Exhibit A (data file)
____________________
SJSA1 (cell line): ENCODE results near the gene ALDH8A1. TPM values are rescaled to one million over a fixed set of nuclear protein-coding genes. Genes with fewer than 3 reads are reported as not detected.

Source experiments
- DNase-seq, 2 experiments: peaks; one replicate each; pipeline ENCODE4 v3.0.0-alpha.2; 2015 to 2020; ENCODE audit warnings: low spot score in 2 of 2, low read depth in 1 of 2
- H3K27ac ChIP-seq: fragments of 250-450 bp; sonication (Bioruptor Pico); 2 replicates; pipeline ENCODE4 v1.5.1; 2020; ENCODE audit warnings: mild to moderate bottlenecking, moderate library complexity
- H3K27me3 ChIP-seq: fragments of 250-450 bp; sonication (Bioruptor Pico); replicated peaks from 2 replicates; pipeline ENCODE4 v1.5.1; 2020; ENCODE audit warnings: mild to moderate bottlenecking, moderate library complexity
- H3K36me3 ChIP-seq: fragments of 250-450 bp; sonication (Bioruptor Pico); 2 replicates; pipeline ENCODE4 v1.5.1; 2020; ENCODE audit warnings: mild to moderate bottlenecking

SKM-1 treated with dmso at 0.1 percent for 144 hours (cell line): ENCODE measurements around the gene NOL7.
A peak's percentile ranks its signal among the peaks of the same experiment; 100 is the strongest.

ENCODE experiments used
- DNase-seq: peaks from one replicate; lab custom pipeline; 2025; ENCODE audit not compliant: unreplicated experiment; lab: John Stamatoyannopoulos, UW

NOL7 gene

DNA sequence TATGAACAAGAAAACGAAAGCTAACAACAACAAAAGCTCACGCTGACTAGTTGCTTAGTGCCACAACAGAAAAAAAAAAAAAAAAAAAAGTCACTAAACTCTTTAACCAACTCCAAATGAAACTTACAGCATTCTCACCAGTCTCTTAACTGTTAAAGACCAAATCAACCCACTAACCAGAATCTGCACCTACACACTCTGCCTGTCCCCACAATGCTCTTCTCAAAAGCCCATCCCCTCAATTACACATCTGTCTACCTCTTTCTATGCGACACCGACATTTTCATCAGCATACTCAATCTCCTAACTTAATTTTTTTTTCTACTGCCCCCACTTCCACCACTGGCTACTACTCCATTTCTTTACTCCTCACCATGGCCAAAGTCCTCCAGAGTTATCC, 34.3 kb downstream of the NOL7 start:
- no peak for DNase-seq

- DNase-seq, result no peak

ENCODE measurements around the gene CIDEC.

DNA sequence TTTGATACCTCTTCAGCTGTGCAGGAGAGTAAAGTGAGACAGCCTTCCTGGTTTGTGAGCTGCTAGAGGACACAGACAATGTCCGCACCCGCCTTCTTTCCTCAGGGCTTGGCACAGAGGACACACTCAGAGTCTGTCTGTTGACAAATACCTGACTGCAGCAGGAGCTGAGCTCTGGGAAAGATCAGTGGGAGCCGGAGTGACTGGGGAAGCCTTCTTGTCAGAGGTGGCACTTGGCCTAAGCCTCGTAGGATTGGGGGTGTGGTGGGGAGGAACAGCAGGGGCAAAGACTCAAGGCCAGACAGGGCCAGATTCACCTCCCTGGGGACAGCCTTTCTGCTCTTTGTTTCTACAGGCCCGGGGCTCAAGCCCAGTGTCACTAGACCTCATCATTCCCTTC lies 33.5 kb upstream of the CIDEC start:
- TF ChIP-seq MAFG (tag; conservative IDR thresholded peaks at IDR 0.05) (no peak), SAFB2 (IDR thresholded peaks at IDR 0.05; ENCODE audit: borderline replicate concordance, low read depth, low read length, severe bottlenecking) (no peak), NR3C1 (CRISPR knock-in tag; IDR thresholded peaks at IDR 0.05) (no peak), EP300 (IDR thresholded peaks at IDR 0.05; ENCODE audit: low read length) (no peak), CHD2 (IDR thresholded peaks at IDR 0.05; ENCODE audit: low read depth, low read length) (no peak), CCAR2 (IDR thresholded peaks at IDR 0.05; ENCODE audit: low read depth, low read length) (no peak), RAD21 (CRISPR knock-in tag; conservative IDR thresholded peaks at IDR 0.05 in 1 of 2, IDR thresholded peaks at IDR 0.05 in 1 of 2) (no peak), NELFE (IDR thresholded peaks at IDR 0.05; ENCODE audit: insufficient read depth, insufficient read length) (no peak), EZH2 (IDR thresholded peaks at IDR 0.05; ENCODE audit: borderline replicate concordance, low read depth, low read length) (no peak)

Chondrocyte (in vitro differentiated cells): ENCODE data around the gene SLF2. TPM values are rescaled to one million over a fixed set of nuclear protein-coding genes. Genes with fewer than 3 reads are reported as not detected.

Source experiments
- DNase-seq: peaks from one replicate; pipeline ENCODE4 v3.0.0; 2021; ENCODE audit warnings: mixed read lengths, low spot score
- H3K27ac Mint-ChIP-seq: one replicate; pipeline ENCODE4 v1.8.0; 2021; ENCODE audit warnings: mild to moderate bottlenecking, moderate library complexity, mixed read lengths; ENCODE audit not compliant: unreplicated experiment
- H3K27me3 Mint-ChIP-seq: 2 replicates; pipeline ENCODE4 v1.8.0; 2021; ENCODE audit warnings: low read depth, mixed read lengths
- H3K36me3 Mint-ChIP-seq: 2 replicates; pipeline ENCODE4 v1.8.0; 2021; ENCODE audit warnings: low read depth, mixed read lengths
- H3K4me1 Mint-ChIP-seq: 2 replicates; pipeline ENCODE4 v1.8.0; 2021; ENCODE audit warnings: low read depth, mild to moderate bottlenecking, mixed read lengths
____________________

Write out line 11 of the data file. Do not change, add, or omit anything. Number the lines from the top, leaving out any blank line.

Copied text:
NOL7 gene